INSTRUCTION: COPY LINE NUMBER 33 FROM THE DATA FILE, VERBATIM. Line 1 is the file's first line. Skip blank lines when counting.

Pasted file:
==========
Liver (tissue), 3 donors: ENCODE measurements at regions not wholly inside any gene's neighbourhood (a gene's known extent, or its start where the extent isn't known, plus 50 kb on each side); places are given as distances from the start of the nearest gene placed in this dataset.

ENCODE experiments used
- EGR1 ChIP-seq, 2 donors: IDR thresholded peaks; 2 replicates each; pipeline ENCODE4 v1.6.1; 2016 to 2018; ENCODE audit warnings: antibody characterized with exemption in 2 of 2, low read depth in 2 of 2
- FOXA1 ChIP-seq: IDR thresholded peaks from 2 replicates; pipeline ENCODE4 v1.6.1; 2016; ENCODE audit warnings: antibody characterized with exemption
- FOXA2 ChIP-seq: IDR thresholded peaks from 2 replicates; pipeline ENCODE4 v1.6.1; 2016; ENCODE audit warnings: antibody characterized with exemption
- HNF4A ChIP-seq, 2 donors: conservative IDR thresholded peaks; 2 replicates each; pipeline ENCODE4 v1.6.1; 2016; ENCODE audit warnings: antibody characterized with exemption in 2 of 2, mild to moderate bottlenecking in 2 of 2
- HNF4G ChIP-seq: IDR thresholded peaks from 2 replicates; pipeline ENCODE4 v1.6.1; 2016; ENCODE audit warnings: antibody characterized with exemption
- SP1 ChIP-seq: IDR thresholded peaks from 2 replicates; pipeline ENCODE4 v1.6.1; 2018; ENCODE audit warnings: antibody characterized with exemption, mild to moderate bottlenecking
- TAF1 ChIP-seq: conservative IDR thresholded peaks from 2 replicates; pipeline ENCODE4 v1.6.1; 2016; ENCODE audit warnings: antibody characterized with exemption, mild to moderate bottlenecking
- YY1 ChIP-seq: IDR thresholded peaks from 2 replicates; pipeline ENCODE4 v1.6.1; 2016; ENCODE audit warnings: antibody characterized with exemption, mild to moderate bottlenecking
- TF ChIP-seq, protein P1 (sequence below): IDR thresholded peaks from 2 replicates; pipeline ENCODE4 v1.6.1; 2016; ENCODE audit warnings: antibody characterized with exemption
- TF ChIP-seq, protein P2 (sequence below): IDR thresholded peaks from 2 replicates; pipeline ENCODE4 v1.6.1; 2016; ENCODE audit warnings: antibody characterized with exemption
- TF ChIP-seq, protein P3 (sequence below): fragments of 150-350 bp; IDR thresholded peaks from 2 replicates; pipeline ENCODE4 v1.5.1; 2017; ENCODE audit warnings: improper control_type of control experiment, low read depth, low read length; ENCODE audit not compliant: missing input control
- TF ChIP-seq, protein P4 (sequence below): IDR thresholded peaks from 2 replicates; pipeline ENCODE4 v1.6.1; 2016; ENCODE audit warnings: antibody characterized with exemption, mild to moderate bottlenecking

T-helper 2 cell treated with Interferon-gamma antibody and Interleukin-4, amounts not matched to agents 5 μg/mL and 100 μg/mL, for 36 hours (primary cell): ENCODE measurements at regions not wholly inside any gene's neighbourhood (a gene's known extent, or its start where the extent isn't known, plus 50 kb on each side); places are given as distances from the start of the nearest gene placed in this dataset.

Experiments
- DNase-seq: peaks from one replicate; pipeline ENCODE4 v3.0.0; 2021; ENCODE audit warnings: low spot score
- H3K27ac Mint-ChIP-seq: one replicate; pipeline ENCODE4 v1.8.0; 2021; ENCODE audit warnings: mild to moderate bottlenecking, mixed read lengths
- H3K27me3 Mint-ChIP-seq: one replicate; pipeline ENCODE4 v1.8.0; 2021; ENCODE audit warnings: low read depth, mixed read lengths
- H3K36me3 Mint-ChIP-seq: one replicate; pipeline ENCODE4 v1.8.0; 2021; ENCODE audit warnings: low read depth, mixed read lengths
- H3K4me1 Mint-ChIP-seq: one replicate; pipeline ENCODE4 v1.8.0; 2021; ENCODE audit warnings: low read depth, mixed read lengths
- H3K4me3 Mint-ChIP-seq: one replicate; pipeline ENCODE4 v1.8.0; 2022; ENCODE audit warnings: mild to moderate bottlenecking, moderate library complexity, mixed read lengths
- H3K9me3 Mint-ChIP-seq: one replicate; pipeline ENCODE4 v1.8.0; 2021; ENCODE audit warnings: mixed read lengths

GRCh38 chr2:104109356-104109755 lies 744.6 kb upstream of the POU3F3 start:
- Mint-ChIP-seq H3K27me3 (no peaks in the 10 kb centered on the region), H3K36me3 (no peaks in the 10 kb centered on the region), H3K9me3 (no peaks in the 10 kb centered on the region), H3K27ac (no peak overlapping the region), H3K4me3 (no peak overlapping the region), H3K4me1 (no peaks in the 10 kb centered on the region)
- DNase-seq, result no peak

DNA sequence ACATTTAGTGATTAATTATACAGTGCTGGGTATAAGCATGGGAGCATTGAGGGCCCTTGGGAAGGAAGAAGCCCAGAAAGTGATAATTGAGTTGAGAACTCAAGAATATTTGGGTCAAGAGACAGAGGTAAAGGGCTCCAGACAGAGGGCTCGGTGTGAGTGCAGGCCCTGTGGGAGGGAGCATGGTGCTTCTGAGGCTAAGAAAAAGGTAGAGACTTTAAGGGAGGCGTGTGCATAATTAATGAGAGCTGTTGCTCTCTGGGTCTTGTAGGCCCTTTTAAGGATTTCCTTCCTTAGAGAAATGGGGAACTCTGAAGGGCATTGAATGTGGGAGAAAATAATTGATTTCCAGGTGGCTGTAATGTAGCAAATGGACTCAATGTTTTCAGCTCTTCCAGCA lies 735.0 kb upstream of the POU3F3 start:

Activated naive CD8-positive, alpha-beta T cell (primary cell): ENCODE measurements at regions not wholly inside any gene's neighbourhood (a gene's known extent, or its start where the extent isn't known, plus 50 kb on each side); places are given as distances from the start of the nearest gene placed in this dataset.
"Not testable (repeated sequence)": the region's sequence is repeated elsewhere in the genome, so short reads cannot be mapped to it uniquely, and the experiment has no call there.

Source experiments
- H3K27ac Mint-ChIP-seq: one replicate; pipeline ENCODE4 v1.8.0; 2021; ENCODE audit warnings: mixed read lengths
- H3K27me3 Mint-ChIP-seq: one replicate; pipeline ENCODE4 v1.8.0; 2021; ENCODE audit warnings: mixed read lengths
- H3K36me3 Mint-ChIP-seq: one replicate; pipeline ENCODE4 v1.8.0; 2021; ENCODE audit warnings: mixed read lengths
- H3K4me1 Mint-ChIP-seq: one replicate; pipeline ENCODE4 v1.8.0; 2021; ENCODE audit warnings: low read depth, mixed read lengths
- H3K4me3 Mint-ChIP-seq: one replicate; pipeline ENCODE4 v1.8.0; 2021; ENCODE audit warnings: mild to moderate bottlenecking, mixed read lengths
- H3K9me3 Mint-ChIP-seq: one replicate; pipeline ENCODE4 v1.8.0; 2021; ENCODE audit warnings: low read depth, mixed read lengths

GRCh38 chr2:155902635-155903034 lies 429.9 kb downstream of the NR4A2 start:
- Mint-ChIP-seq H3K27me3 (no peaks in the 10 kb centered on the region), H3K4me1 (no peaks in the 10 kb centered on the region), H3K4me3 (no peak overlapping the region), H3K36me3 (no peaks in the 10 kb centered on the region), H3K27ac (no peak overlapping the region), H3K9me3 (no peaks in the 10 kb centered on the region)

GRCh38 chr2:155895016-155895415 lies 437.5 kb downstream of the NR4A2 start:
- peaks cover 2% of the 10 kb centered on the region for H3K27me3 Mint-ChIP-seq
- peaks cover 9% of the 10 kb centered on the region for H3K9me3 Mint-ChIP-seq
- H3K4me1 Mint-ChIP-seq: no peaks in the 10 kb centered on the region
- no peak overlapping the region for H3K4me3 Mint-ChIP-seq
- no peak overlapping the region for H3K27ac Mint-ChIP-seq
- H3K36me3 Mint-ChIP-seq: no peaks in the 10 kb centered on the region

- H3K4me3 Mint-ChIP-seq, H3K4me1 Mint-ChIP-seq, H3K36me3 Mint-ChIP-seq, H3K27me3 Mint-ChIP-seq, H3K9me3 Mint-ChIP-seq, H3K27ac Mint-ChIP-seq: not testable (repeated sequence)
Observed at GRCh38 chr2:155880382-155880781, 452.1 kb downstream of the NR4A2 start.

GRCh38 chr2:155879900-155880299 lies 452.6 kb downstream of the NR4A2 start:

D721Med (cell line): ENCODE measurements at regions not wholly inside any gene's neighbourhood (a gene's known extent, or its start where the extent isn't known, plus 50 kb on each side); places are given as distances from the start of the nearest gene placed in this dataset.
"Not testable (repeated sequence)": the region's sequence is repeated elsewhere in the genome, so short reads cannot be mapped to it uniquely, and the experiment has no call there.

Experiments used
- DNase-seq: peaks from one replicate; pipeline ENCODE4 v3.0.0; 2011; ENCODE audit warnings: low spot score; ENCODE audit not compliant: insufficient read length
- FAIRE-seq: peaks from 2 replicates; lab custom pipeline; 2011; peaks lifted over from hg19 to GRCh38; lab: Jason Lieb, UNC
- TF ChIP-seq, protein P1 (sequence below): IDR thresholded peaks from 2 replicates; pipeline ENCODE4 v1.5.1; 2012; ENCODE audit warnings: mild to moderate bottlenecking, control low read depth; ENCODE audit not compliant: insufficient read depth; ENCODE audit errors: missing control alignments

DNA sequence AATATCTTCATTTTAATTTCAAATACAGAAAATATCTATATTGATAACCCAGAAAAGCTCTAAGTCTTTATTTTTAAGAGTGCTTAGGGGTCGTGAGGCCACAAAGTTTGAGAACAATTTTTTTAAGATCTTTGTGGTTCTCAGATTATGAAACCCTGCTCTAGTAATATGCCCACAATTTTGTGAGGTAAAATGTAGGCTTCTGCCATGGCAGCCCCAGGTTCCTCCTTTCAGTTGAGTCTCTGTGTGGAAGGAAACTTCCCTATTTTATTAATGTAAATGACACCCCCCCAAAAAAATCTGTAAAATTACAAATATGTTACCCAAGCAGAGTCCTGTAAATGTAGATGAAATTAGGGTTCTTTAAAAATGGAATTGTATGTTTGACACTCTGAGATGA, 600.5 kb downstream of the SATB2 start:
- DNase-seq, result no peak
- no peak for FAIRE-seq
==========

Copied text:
- H3K36me3 Mint-ChIP-seq: one replicate; pipeline ENCODE4 v1.8.0; 2021; ENCODE audit warnings: mixed read lengths